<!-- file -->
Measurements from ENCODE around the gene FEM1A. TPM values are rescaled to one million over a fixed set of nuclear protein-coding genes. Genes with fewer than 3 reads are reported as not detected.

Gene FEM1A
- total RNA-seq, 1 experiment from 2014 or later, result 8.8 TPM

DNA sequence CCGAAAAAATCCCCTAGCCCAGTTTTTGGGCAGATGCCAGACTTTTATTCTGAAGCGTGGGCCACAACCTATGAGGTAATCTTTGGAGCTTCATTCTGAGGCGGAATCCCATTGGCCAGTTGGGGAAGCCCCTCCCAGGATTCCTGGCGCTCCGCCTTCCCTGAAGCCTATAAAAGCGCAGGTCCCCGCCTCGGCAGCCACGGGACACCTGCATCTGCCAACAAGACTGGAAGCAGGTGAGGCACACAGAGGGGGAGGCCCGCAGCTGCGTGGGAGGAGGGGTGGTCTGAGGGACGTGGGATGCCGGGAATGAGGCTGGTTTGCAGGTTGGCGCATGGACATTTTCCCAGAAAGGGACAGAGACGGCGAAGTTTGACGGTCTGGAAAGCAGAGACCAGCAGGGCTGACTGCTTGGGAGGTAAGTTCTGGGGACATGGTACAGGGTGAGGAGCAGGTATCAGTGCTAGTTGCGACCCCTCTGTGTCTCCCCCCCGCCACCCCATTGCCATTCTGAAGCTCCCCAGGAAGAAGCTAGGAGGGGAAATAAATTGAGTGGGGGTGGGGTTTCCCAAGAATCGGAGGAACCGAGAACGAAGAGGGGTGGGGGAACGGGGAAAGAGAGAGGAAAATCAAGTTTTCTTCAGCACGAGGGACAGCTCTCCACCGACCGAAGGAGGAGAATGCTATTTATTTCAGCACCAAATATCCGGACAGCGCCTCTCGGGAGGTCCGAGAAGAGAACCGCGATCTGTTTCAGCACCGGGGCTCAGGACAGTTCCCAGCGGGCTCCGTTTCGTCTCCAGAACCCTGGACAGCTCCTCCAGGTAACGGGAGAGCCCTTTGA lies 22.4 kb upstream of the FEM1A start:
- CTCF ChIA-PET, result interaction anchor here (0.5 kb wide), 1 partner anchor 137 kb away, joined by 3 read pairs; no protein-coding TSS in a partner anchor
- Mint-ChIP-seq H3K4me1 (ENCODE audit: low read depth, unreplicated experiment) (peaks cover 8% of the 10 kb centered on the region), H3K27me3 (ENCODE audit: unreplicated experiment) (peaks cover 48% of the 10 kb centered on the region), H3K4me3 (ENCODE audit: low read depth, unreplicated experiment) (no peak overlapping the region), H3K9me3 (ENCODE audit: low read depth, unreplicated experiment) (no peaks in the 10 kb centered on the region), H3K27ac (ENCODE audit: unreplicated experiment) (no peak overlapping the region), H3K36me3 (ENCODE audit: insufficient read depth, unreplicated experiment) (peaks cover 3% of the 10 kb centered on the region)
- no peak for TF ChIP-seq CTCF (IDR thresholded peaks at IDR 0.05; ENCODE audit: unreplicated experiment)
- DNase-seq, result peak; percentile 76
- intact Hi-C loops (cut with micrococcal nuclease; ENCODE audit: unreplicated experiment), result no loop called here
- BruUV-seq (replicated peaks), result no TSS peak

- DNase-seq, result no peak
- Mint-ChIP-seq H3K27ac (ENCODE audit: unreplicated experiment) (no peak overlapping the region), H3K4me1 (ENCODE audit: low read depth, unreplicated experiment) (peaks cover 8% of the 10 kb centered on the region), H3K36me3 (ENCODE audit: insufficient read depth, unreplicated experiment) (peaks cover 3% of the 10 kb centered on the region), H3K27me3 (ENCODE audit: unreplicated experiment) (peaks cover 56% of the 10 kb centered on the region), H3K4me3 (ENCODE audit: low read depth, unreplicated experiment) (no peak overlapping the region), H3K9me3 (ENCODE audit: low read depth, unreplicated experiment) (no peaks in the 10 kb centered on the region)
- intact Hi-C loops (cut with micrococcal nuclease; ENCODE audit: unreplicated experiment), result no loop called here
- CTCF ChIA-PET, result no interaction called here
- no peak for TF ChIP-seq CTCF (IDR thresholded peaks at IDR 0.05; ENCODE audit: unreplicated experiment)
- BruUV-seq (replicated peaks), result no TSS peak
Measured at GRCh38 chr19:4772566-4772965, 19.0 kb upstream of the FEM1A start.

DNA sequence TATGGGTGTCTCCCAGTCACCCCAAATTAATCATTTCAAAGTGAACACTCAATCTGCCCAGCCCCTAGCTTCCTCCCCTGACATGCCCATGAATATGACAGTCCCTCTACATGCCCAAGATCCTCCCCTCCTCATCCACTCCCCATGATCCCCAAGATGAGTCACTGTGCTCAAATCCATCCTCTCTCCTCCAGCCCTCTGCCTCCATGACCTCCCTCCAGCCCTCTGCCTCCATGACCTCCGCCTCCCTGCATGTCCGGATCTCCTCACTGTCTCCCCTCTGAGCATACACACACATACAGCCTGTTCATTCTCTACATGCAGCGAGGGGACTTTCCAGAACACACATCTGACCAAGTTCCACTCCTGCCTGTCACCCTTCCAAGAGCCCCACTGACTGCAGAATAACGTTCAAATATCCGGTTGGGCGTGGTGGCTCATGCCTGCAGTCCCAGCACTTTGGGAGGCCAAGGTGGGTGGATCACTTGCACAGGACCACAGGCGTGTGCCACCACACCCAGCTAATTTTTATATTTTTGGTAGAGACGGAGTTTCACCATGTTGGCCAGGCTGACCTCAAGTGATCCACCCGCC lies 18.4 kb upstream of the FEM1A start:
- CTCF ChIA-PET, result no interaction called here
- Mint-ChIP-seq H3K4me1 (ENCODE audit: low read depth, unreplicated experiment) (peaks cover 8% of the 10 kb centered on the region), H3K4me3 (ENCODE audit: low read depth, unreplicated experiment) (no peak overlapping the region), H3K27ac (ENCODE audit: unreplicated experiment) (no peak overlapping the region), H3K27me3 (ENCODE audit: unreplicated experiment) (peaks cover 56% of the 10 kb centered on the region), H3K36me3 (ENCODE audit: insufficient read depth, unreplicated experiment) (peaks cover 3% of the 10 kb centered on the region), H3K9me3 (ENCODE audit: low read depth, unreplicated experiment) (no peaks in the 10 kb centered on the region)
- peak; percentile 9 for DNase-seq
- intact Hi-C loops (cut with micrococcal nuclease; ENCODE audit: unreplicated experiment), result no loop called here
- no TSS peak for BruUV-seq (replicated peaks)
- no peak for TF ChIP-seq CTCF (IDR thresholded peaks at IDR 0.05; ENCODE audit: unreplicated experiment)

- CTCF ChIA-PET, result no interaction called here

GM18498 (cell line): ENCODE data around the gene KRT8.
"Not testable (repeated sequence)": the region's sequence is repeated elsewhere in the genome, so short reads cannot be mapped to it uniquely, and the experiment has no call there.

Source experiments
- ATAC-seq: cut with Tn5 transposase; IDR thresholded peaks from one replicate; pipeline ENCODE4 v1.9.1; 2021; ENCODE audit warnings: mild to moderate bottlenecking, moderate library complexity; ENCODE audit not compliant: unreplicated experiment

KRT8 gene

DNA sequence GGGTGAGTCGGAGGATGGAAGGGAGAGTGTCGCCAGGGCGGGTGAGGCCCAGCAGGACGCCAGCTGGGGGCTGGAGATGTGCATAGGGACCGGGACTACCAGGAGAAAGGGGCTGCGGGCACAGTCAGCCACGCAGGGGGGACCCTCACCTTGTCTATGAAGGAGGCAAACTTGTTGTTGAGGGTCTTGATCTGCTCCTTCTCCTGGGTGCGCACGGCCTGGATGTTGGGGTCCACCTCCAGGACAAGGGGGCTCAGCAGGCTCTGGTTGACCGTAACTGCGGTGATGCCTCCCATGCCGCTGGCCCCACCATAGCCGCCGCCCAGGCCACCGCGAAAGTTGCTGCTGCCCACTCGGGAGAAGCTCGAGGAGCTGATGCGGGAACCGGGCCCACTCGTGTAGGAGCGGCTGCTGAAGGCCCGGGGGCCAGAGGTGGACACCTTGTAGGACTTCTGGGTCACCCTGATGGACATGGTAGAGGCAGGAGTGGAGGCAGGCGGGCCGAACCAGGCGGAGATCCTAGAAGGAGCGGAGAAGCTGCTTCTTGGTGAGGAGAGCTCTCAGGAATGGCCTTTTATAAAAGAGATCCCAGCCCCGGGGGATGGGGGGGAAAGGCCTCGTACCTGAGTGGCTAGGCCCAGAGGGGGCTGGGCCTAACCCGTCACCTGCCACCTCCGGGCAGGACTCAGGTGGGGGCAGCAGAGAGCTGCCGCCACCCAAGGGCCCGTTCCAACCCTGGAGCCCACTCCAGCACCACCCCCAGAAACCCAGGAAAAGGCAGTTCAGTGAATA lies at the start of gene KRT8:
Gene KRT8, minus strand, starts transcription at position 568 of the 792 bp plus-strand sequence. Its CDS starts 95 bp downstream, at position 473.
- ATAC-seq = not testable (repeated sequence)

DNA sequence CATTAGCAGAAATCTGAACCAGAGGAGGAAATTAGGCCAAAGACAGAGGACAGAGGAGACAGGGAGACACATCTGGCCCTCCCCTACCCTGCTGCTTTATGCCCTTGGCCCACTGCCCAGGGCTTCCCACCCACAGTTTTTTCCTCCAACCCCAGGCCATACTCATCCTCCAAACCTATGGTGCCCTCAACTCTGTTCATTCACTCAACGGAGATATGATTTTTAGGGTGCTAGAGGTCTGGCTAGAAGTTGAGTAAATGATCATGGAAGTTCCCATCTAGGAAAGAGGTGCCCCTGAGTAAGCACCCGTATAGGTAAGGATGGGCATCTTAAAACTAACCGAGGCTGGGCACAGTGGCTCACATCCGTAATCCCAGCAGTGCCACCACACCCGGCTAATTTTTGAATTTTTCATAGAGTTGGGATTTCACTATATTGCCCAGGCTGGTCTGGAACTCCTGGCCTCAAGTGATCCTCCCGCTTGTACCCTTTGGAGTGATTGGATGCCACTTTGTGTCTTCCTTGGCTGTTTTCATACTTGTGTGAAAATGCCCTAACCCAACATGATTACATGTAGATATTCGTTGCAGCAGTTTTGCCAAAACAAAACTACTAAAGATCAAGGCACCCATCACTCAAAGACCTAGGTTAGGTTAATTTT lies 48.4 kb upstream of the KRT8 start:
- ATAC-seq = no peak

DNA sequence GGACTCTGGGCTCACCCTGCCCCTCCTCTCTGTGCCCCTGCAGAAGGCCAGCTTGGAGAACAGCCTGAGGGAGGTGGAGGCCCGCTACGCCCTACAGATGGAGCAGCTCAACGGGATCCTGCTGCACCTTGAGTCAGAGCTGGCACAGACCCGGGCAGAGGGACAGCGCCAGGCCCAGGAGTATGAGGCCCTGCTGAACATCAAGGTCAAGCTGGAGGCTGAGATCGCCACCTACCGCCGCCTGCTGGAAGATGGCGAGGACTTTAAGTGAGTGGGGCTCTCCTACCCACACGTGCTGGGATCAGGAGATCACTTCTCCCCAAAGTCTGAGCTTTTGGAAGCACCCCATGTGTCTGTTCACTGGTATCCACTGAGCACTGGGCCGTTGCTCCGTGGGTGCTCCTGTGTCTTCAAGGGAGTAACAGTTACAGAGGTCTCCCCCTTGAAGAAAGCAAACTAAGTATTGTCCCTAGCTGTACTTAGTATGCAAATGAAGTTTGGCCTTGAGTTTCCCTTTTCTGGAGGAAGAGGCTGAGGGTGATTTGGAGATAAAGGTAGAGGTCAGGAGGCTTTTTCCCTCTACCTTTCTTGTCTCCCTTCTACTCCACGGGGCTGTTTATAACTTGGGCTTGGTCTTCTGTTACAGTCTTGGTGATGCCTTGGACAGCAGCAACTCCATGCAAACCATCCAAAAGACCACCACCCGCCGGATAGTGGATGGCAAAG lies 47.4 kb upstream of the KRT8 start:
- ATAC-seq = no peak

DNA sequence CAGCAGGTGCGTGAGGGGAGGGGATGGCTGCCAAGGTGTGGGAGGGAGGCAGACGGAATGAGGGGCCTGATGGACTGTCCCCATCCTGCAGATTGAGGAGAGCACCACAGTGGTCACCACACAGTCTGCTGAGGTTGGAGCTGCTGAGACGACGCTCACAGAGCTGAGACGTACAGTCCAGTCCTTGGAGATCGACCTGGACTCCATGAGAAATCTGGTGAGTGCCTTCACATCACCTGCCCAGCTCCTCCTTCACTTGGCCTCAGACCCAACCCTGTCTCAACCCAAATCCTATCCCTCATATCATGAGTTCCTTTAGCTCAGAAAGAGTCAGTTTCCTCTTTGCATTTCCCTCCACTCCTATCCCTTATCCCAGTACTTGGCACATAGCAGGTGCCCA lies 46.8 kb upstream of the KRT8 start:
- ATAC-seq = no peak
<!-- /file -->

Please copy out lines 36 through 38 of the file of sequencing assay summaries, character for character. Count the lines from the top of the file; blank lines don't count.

DNA sequence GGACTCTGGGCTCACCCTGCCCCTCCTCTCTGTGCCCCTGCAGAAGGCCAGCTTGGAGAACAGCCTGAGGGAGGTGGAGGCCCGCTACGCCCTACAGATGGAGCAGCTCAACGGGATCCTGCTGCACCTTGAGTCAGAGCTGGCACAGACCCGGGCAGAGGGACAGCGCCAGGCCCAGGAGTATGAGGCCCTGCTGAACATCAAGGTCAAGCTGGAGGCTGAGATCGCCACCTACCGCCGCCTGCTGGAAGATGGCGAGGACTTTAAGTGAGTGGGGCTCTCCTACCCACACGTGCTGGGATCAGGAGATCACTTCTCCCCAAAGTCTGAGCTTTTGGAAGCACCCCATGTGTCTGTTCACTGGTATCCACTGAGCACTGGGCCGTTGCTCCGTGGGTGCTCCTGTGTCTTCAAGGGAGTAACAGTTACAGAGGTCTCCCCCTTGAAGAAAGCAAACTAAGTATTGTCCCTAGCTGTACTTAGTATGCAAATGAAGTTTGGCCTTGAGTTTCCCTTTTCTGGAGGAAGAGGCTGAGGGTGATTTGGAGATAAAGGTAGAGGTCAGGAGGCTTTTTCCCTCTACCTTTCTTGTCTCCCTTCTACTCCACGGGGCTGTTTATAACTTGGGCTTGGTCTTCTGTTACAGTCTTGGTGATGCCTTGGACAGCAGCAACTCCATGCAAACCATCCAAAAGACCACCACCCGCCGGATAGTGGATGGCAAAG lies 47.4 kb upstream of the KRT8 start:
- ATAC-seq = no peak

DNA sequence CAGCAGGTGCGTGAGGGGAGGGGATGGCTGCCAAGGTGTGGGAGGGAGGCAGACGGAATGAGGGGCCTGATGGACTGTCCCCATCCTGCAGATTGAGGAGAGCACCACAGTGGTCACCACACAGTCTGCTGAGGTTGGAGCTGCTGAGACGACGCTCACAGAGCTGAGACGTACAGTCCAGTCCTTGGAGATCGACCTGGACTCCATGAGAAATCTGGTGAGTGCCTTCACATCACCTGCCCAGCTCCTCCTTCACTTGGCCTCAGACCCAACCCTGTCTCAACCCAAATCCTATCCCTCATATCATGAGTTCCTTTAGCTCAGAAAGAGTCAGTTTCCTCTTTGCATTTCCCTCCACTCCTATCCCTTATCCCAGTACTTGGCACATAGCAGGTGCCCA lies 46.8 kb upstream of the KRT8 start: